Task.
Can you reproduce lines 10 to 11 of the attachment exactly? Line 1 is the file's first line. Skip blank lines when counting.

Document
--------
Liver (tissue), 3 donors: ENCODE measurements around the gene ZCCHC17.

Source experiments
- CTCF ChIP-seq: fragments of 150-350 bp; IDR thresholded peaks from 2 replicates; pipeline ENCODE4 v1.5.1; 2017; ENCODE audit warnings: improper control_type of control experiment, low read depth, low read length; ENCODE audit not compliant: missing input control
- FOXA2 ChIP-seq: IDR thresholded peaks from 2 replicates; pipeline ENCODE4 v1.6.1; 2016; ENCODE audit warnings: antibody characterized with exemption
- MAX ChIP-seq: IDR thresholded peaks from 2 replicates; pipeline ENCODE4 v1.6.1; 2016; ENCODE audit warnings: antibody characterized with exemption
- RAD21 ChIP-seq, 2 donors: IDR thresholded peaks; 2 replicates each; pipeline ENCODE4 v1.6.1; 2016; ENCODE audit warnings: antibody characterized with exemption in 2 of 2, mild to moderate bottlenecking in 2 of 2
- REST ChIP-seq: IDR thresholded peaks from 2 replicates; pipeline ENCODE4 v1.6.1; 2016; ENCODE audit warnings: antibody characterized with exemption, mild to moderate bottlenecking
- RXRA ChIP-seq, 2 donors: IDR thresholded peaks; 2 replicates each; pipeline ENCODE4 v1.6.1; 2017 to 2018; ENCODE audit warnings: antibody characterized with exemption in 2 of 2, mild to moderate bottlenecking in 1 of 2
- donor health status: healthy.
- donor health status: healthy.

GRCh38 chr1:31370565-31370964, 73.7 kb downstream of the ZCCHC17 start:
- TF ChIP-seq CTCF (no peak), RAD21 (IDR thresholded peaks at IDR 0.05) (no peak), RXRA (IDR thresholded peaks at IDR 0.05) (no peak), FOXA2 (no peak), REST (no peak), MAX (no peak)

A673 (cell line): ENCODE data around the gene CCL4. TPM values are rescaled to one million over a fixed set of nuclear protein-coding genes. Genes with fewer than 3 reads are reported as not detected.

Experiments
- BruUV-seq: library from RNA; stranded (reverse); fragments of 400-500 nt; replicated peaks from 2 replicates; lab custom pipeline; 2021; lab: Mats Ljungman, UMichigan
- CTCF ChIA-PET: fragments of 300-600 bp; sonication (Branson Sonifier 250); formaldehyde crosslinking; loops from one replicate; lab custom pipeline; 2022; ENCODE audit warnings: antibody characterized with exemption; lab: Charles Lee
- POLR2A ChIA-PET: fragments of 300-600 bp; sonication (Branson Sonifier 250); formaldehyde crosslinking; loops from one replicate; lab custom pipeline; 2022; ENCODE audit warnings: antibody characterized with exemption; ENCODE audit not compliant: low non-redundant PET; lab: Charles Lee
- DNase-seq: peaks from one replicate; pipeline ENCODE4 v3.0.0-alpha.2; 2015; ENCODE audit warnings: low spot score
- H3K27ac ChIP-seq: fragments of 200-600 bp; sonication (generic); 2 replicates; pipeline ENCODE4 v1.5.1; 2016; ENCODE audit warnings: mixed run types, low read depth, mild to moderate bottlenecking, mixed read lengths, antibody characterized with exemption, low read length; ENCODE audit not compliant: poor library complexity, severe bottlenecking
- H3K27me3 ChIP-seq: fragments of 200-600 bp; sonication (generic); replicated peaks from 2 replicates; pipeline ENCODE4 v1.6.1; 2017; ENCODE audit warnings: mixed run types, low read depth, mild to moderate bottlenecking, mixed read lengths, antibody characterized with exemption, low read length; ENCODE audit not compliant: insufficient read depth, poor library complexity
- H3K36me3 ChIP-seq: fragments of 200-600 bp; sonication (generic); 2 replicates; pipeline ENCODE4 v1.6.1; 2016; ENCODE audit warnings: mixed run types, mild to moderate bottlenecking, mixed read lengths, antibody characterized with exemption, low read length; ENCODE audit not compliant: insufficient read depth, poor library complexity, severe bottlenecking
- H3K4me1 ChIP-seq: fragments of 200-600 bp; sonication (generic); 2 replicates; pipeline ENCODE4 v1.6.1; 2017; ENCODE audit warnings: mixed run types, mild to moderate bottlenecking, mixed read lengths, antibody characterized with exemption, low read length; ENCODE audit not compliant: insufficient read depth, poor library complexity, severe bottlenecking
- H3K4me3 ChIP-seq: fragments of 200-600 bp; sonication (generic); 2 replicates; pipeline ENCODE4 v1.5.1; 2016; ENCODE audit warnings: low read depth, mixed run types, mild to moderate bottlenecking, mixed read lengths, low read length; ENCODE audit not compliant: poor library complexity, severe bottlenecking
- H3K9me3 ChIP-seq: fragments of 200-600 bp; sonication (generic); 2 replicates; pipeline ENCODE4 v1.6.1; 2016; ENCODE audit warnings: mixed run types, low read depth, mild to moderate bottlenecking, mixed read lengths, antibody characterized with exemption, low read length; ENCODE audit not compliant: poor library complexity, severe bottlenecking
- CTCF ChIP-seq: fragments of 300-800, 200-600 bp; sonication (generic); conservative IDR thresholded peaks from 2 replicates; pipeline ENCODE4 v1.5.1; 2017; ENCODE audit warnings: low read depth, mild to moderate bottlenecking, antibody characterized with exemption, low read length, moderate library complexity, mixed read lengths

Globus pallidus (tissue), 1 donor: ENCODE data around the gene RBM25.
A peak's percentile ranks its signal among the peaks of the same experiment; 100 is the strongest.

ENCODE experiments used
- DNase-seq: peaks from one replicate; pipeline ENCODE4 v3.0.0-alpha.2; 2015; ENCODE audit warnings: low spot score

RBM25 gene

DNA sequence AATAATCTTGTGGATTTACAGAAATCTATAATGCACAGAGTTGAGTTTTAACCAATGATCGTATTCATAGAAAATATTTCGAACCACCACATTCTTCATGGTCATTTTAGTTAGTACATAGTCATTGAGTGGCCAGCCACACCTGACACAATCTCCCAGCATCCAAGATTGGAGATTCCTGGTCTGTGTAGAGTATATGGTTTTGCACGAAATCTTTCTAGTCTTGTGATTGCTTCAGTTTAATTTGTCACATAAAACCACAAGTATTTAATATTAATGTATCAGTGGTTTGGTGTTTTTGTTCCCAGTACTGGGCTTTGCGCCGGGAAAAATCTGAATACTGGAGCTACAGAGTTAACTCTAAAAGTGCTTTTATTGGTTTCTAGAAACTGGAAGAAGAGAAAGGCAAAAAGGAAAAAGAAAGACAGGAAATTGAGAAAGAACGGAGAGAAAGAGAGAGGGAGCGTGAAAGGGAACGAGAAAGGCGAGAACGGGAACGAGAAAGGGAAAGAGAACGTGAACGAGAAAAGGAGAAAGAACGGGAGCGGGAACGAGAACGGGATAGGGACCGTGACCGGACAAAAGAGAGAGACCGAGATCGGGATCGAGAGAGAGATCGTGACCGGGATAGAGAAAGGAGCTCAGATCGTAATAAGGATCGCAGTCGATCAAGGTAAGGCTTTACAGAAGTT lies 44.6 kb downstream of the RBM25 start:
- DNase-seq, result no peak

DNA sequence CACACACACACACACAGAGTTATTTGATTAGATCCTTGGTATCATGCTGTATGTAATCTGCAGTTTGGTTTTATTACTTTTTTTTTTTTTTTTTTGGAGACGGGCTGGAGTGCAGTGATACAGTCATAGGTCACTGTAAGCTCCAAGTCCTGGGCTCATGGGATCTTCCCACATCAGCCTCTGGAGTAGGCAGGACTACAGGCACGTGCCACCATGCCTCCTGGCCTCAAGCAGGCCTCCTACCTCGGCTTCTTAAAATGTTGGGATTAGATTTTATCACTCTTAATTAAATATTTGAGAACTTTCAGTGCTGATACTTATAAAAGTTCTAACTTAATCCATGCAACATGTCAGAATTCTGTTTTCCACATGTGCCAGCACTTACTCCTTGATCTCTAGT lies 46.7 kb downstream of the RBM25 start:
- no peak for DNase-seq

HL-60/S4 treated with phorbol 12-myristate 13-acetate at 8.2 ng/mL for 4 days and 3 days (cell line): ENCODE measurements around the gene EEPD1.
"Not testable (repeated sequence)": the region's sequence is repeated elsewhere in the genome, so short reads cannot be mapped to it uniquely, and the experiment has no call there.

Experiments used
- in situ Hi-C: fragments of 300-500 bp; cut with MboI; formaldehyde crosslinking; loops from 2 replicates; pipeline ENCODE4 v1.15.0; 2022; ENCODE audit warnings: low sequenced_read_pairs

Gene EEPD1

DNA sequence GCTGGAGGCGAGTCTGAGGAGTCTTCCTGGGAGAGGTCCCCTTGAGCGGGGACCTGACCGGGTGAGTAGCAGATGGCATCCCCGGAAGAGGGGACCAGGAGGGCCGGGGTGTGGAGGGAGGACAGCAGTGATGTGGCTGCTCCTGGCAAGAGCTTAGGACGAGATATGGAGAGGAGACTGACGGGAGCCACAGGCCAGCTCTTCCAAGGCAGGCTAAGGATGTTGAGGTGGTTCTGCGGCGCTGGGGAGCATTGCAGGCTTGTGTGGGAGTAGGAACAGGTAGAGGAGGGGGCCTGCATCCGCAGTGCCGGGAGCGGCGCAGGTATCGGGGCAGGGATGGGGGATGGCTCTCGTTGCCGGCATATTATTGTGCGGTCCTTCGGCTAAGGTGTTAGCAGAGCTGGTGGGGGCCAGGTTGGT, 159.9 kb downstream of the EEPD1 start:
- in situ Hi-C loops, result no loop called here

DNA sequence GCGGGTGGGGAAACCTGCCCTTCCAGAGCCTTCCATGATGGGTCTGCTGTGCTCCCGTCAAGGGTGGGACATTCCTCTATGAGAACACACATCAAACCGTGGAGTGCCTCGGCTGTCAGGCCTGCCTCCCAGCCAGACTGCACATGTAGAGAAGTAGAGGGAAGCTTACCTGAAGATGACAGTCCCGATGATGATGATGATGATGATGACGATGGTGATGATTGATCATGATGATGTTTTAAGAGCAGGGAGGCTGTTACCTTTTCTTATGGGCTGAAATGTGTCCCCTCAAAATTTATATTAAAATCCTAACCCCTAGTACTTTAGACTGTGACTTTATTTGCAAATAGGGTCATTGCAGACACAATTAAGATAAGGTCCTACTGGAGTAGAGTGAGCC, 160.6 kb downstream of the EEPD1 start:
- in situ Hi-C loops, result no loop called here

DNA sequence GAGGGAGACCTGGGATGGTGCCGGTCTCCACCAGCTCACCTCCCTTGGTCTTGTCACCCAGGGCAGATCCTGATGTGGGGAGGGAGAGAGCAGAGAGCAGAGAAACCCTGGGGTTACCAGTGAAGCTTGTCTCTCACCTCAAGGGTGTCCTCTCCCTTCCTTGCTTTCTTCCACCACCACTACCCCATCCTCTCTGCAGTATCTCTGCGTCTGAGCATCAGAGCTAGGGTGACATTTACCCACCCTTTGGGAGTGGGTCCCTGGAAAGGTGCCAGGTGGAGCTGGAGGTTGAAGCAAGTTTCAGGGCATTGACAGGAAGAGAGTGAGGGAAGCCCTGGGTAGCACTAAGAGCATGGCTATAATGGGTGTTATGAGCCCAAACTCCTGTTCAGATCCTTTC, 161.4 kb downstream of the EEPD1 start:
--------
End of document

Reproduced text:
- donor health status: healthy.

GRCh38 chr1:31370565-31370964, 73.7 kb downstream of the ZCCHC17 start: